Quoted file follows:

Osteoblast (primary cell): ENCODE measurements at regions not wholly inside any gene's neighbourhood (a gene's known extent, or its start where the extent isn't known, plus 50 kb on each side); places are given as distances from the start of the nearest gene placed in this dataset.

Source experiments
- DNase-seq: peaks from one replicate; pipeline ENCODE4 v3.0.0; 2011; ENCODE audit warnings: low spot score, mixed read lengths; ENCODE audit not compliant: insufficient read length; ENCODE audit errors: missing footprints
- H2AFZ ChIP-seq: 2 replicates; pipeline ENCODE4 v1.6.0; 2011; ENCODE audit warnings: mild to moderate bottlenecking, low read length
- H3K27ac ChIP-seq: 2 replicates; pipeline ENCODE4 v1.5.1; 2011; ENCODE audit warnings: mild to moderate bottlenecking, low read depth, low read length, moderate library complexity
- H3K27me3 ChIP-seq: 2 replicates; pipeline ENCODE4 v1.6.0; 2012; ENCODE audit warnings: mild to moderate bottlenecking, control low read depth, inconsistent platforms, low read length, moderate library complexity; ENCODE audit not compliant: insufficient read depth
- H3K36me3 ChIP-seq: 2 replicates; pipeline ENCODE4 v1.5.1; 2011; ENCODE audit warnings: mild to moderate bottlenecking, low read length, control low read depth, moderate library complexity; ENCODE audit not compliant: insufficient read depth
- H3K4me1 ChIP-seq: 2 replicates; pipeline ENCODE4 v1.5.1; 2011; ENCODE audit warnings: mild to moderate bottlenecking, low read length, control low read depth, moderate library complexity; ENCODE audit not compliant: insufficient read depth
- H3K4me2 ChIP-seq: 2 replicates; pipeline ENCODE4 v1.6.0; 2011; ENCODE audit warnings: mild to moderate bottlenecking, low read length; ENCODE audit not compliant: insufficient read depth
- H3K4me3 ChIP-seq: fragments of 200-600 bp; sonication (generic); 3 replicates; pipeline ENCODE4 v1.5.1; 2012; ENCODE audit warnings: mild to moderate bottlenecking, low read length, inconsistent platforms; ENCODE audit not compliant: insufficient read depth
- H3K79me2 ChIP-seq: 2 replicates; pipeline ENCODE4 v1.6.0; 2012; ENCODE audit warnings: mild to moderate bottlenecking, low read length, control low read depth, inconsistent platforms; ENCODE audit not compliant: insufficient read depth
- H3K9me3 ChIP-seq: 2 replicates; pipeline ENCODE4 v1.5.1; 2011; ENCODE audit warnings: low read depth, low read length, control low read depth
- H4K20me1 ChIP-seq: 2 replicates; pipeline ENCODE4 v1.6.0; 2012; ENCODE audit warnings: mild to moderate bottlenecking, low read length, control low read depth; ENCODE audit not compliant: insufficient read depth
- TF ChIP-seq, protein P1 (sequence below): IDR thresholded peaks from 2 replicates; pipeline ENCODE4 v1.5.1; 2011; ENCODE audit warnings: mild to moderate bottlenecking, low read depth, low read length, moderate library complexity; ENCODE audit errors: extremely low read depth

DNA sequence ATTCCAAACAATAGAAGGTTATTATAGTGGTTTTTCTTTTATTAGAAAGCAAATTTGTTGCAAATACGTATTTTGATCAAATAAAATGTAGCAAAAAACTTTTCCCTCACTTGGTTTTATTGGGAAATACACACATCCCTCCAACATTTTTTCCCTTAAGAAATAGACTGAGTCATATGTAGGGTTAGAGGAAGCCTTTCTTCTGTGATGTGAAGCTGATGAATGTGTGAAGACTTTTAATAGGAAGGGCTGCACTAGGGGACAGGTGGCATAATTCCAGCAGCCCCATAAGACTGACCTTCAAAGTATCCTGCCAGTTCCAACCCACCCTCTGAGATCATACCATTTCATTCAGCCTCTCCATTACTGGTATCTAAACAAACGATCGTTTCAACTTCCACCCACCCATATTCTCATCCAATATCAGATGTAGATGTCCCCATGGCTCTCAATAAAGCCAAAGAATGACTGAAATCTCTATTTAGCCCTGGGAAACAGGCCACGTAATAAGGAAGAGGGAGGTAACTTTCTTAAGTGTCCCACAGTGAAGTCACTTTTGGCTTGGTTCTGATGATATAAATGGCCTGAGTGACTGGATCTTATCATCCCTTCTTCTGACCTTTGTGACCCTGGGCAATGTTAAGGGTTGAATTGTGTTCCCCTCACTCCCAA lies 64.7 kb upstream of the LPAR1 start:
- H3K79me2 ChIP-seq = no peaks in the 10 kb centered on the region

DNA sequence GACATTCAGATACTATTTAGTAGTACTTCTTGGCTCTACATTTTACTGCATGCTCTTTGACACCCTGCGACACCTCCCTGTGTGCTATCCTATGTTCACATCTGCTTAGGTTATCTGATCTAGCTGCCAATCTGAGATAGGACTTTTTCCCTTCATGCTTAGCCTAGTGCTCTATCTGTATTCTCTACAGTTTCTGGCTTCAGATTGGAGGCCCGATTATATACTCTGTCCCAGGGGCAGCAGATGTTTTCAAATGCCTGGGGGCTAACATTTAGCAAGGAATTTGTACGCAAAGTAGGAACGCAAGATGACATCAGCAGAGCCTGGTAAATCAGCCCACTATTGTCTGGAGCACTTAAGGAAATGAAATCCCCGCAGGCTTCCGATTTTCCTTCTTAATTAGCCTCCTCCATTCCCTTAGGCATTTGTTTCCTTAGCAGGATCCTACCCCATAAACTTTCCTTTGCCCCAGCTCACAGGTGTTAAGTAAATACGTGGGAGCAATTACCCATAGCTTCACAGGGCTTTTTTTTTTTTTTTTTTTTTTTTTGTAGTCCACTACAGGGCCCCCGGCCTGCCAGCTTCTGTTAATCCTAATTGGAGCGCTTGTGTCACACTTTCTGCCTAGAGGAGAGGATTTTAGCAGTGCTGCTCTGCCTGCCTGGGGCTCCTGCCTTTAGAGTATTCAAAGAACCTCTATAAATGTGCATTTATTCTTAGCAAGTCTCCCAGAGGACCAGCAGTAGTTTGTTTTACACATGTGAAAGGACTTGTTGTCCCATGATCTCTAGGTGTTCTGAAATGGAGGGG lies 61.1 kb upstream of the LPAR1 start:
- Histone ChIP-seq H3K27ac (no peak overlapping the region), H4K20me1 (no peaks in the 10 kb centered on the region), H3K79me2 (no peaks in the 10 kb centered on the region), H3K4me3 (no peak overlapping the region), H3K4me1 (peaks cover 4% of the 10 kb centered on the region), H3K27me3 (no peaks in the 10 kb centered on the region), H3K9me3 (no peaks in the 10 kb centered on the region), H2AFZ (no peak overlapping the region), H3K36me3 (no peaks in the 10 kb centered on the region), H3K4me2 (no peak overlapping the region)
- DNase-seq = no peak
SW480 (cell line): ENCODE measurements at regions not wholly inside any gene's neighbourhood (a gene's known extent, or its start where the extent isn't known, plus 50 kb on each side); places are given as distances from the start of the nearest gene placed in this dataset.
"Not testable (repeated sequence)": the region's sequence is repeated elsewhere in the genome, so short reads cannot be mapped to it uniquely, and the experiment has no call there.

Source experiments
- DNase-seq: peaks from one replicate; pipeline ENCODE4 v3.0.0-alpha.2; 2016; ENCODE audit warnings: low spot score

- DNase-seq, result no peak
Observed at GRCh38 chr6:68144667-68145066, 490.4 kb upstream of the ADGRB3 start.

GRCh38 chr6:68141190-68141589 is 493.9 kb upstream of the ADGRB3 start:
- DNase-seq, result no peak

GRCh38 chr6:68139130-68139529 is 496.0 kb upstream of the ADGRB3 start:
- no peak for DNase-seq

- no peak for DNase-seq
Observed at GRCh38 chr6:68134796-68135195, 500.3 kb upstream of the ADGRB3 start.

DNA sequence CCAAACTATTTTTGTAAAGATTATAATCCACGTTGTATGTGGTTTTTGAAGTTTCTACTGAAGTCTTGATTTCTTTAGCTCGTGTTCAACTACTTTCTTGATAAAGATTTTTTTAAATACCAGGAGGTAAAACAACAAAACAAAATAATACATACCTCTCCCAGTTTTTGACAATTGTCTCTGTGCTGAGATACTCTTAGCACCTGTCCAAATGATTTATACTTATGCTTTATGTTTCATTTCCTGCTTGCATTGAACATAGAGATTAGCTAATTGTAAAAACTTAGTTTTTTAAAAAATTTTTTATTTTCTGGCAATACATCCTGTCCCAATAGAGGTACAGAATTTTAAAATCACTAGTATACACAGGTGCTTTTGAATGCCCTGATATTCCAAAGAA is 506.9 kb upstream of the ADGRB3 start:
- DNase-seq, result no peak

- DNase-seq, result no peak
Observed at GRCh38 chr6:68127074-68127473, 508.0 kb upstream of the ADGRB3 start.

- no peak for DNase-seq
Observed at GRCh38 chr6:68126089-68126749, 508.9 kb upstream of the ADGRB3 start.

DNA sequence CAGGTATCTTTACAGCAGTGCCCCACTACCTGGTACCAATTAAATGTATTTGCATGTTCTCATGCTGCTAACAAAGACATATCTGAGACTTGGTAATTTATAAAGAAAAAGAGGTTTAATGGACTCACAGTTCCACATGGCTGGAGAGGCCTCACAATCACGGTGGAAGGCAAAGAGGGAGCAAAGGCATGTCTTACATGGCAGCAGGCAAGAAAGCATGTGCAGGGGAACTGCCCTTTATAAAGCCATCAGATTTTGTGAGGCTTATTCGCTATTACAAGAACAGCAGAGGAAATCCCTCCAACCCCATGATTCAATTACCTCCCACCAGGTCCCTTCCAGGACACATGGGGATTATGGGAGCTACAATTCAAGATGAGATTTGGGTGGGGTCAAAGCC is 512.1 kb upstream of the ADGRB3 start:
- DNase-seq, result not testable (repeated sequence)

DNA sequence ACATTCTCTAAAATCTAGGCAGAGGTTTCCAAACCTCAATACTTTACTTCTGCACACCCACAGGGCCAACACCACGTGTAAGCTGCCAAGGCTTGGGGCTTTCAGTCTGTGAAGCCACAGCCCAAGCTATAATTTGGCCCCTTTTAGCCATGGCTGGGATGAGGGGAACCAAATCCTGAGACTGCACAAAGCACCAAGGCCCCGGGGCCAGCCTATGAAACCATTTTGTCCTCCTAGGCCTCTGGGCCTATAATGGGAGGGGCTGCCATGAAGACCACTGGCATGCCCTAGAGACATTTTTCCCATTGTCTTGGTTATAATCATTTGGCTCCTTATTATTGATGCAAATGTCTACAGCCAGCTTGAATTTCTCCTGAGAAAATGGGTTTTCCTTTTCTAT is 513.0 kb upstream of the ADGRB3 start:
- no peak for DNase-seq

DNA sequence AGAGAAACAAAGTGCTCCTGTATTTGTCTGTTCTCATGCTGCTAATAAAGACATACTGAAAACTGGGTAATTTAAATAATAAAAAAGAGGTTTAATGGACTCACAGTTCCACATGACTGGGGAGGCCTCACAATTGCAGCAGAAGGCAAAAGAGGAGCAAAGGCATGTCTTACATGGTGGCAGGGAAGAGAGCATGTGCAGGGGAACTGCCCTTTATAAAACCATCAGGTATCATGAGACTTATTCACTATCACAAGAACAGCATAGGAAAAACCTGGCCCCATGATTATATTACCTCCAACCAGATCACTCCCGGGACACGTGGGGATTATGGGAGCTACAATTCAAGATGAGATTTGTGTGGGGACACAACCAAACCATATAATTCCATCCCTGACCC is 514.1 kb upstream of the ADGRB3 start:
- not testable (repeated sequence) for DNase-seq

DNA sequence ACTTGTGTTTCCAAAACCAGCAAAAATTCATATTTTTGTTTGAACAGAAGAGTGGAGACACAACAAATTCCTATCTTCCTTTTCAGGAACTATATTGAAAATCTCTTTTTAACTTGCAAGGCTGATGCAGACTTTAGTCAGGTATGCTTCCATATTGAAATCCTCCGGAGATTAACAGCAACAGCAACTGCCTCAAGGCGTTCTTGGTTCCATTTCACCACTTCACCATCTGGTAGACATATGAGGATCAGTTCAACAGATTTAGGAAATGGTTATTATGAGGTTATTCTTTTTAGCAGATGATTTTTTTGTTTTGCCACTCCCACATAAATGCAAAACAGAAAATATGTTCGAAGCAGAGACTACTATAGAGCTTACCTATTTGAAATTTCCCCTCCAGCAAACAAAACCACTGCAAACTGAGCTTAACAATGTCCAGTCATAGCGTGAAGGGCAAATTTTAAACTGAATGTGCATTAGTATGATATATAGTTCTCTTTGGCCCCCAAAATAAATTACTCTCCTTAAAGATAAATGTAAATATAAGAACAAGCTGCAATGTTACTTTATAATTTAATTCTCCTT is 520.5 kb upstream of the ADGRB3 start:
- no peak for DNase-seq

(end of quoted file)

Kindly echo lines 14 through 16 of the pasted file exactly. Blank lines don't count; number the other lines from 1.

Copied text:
- TF ChIP-seq, protein P1 (sequence below): IDR thresholded peaks from 2 replicates; pipeline ENCODE4 v1.5.1; 2011; ENCODE audit warnings: mild to moderate bottlenecking, low read depth, low read length, moderate library complexity; ENCODE audit errors: extremely low read depth

DNA sequence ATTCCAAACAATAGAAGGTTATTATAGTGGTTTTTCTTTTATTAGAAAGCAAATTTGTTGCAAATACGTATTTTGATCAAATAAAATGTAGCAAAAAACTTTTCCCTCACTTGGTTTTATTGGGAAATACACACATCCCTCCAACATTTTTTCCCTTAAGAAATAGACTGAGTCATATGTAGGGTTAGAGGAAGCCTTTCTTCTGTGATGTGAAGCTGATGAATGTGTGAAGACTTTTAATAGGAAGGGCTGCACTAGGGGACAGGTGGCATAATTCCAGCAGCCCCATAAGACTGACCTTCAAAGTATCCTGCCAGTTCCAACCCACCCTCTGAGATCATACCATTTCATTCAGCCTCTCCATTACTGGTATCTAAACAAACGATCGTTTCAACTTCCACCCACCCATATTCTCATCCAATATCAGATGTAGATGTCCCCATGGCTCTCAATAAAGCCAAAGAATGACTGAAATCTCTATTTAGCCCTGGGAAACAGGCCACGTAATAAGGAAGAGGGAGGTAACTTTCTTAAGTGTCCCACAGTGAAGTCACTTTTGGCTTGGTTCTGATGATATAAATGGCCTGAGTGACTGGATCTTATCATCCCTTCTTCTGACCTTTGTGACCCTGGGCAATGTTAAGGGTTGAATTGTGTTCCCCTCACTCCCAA lies 64.7 kb upstream of the LPAR1 start:
- H3K79me2 ChIP-seq = no peaks in the 10 kb centered on the region